The engineering report for this NPDES modification was approved in February 2009 and included a modification of the point of discharge of Outfall 002 from the storm water infiltration pond to from a pipe at the top of riprap on the hillside above Gold Bowl Creek. Ecology had wrongly considered this change in discharge point a minor modification since the change has previously caused erosion and slope instability, in violation of permit limits and so not covered under 40CFR122.63. There was no documented justification or cause for not using the stormwater pond to infiltrate discharge of Outfall 002.
The effluent failed the acute toxicity testing if any aquatic test organism has less than 80% survival in 100% effluent. The toxicity tests conducted in September 2008 showed no survival (100% dead) in 100% effluent. Based on these results, additional monitoring should have taken place but did not.
The modification failed to include other provisions of OHA’s settlement monitoring that are west of the mine. According to the settlement agreement water quality monitoring similar to NPDES requirements will be conducted on SW-5, 10, & 11 also. OHA asked that these monitoring points also be included in the modified permit.
Detection limits for a number of toxic metals were too close to, or in some case even higher than, relevant standards. OHA asked that these detection limits be lowered and included in the permit and monitoring reports.
After more than three years of operation, ongoing issues continue to ebb and flow, such as some significant water quality challenges on Buckhorn that have corrective action in process.
The annual coordination meeting to discuss Buckhorn Mine’s Water Year 2010 data took place at the Eagle Cliff Grange on the bank of the Kettle River on March 15th. Annual monitoring reports were submitted to the agencies a few weeks prior to the meeting. The purpose of the annual meeting is to review a summary of the previous year’s monitoring data, discuss the adequacy of monitoring plans and recommend any modifications that might be needed. OHA opened the meeting with a presentation of our analysis of the monitoring data, and followed up with a presentation and the independent review by Ann Maest of Stratus Consulting, which laid out our concerns regarding the company’s analysis. OHA also raised concern over contaminated mine leakage and offered suggestions to address the issue.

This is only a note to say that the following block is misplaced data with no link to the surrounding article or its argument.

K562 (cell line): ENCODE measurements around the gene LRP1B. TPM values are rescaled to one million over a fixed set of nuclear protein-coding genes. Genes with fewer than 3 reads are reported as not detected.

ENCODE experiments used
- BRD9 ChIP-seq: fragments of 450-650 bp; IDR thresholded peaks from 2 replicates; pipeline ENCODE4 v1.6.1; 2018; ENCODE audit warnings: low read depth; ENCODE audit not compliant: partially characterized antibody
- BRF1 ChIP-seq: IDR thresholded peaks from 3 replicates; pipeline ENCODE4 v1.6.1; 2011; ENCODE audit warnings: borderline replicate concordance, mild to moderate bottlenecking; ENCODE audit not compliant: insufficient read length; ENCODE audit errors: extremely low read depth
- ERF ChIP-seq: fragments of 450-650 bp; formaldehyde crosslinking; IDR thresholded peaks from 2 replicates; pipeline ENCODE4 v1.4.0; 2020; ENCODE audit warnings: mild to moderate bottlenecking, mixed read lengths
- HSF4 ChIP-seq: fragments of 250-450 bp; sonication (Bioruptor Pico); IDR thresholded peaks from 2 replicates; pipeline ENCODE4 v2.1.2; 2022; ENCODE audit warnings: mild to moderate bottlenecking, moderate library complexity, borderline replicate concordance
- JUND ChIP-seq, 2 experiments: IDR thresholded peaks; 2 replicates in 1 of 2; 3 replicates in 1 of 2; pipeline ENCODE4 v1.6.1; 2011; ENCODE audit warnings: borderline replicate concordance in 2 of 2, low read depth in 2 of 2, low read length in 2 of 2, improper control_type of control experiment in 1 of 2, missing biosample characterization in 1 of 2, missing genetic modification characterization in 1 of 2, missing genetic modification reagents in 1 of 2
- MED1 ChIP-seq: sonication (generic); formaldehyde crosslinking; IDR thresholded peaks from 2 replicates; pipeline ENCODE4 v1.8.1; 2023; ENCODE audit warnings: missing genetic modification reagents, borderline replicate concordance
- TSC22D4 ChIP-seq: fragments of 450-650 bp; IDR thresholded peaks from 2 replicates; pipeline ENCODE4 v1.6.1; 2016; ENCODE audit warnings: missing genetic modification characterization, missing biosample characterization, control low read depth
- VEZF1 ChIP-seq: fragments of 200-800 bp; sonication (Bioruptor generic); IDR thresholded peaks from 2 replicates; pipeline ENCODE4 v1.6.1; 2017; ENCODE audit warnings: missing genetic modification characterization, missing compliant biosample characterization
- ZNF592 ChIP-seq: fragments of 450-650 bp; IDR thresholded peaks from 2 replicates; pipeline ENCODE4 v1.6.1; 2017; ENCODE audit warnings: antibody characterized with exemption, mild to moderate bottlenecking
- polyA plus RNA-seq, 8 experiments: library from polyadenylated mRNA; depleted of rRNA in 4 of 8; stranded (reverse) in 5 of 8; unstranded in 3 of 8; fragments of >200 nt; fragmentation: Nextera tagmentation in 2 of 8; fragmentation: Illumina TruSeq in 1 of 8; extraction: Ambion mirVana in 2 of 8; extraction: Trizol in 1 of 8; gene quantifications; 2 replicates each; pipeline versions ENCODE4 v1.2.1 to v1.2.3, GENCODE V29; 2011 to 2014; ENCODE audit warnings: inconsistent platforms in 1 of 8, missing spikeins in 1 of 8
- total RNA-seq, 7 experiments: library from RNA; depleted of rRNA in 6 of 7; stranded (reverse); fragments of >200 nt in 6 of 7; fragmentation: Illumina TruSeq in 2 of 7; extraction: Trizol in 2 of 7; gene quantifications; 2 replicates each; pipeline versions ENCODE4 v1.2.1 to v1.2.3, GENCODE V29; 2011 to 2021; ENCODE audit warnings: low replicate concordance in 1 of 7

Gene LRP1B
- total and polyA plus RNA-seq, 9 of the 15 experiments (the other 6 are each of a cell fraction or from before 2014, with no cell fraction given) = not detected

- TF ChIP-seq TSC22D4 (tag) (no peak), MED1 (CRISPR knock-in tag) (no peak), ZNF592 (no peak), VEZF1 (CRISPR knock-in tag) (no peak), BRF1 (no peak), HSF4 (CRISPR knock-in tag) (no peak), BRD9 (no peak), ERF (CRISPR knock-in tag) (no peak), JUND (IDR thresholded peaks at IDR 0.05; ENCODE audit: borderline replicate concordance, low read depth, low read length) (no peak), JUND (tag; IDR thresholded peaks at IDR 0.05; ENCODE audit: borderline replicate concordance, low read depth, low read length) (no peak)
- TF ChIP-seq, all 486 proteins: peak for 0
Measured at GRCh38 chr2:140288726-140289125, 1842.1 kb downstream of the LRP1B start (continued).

OHA submitted a memorandum outlining changes to the Adaptive Management Plan we recommend and a list of actions that would improve the environmental reporting and performance of the mine. A separate memo was also submitted regarding Kinross/Crown’s failure to apply the required shotcrete to potentially acid generating (PAG) mine walls.
Kinross began their presentation with an overview of how much they contribute to the community with jobs and donations and how much gold has been produced. Next, they provided an overview of the capture zone issue, the water treatment facility and surface and ground water quality. Prior to the annual reporting, Kinross adamantly maintained that the capture zone was effectively intercepting all mine contaminants. At the annual meeting, Kinross consultant, Golder Associates, presented quite another story. After rerunning the groundwater model, it is clear that four monitoring wells in the North Lookout Fault-3, east of the mine, are outside the capture zone and that it could take years for the contamination to dissipate. Mine contamination has also leaked west of Buckhorn into the surface water of South Bolster Creek.
Adaptive management will continue to play a critical role in mining operations. In fact, some of the most important operational changes that have taken place over the past year are not included, or are minimally mentioned, in the annual reporting. For instance, the renovation and upgrade of the treatment facility has greatly improved effluent discharge, thereby reducing downstream impacts; however, it is not discussed in any detail in the annual reports.